Brexit: United Kingdom universities at the crossroads John Carrivick. Vocal Eurocitizens.

After triggering Article 50 of the Lisbon Treaty, the United Kingdom is due to leave the European Union some time between in 2019 and 2021. Nevertheless, Brexit is already exercising a tremendous impact on higher education institutions in the UK.

Research

QS, the Times Higher Education and Shanghai (ARWU) world university rankings consistently place UK universities among the world’s leading research institutions but world-class research needs world-class funding and world-class researchers.

Research funding

UK universities have been extremely successful in attracting EU research funds and are an exception to the general rule that Britain is a net contributor to EU finances. They currently receive 9.6 billion euros directly from the EU with a further 0.74 euros leveraged from other sources on the back of every euro of EU funding, leading to total research expenditure of 16.8 billion euros attributable directly or indirectly to EU membership.

UK Universities also readily acknowledge that their successful research track record is due to a great extent to joint research projects in partnership with leading European universities.

However, universities still do not know how much of this money will be replaced by UK research funding post-Brexit and this is already having an impact on long-term projects whose lifetime extends beyond the normal funding cycle. Nor do they know whether the future funding model will cater for cross-border collaborations as productively as the current European model.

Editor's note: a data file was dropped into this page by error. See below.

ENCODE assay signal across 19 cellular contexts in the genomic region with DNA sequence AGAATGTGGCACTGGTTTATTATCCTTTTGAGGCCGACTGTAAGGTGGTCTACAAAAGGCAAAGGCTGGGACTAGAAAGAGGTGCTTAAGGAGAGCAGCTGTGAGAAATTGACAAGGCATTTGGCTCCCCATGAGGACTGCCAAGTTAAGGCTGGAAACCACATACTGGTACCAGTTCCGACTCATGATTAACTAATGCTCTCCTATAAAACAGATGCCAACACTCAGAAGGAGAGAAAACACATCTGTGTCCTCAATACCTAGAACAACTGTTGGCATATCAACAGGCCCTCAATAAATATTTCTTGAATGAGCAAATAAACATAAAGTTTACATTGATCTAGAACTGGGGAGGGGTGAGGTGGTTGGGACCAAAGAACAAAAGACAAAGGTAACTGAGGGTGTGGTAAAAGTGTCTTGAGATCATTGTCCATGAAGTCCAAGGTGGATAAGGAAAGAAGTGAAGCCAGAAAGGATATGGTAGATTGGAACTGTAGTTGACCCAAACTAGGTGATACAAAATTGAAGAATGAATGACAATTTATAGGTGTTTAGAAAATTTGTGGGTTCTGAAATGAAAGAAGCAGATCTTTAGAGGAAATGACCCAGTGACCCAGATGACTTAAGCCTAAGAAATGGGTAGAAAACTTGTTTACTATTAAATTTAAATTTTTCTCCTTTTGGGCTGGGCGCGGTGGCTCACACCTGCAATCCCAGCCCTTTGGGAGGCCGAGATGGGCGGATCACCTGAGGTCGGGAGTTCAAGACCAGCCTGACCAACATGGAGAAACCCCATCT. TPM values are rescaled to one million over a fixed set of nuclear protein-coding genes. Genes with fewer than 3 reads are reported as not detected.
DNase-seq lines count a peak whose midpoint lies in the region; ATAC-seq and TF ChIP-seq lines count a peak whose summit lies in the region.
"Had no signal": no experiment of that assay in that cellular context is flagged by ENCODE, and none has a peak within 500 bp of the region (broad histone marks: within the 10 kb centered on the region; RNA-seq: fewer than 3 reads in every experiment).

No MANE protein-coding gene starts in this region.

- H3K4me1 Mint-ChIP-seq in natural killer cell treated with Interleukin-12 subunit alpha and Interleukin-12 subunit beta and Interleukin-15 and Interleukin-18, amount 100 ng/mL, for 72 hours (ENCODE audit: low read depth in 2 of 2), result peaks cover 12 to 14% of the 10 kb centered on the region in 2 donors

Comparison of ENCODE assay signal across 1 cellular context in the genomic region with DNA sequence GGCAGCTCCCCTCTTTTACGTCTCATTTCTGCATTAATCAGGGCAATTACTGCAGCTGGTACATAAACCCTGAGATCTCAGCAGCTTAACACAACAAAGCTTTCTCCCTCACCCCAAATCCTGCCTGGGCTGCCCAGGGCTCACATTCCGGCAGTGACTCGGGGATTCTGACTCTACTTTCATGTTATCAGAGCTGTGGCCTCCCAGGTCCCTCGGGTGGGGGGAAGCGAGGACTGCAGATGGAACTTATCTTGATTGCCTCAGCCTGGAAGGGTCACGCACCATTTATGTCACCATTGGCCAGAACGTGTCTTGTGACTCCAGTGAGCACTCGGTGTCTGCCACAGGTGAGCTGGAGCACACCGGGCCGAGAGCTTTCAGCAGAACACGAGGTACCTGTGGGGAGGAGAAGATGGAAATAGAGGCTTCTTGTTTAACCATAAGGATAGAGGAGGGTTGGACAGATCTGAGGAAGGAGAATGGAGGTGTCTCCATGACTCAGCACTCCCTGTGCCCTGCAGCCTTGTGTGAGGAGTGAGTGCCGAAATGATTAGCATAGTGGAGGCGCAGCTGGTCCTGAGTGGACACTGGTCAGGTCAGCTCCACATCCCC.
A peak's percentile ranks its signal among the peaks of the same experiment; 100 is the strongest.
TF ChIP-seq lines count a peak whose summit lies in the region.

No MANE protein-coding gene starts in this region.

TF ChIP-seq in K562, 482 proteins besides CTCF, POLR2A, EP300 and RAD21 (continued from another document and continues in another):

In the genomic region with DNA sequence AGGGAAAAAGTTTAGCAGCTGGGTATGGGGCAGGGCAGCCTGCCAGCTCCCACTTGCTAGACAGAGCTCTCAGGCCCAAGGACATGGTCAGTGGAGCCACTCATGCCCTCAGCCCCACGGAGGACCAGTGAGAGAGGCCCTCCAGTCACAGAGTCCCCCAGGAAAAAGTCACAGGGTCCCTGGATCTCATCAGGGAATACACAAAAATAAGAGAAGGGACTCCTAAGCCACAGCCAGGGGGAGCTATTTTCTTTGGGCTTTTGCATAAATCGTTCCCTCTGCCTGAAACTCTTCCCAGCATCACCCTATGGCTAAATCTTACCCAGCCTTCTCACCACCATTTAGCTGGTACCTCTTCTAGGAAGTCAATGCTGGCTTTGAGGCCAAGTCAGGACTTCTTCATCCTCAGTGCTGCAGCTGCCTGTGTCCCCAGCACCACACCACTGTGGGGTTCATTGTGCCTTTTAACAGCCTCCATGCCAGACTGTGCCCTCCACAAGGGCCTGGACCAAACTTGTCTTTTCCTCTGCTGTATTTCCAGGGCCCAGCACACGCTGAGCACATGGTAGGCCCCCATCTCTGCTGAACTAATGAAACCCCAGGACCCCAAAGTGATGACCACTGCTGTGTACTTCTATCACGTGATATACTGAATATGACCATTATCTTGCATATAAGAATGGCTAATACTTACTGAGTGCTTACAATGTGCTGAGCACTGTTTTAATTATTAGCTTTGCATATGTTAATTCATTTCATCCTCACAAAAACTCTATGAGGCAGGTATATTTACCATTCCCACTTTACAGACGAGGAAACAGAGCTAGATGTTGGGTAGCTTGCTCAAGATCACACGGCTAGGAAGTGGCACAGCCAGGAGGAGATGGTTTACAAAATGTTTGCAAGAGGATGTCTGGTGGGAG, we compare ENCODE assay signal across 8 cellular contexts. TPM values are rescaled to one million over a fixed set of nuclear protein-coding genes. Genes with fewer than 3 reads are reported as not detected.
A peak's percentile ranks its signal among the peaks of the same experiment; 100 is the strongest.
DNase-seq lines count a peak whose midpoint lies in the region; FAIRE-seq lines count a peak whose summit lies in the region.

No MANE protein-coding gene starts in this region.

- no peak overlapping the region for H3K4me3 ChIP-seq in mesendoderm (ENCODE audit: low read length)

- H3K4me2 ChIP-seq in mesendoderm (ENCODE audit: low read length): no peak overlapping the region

Researchers and teaching staff

UK universities strive to be world-class institutions and their doors are always open to the best talent in the world. Estimates of the number of EU academics working in UK universities range between 34,000 and 40,000. In the Russell Group alone, 23% of research and teaching staff are from the EU and there is a similar pattern across the whole university sector. Many of them have achieved high academic office as Professors, Heads of Department, Deputy Vice-Chancellors and Vice-Chancellors. While their membership of Modern Languages Departments will come as no surprise, they underpin many other disciplines, including Economics and STEM (Sciences, Technology, Engineering and Mathematics).

UK universities are already suffering from recruitment blight. Existing staff are becoming demotivated by a lack of clarity over their future rights and a growing perception of hostility in both the population at large and in the administration, particularly in the Home Office. Some have left already, and others are thinking of leaving, especially those with contracts shortly due for renewal. Gifted young researchers from other countries will not risk their career prospects unless they feel confident about the viability of the projects they join and the legal protection they and their families will enjoy in their new country. For those with non-EU spouses or children, this can be a deal breaker. With the current uncertainties surrounding research funding and the status of EU citizens after Brexit, universities are usually unable to offer cast-iron reassurances and recruitment has suffered as a result.

The imposition of visas and work permits for academic jobs would be added obstacles to attracting world-class researchers and lecturers.

Universities in other EU countries and further afield have been quick to grasp the opportunity to attract many of these high-fliers to their own institutions.

Student recruitment

According to the Higher Education Statistics Agency (HESA), there were 127,440 EU students at UK higher education institutions in 2015. The same source also shows that every year some 6,000 Spanish students join first degree and postgraduate courses in the UK. Nevertheless, figures from the central universities admissions system (UCAS) show that the number of EU applicants for first-degree courses fell by 7% this year.  Since the objective conditions for these students have not changed yet, many universities worry that this decline represents a change in the subjective perceptions of the UK as a study destination.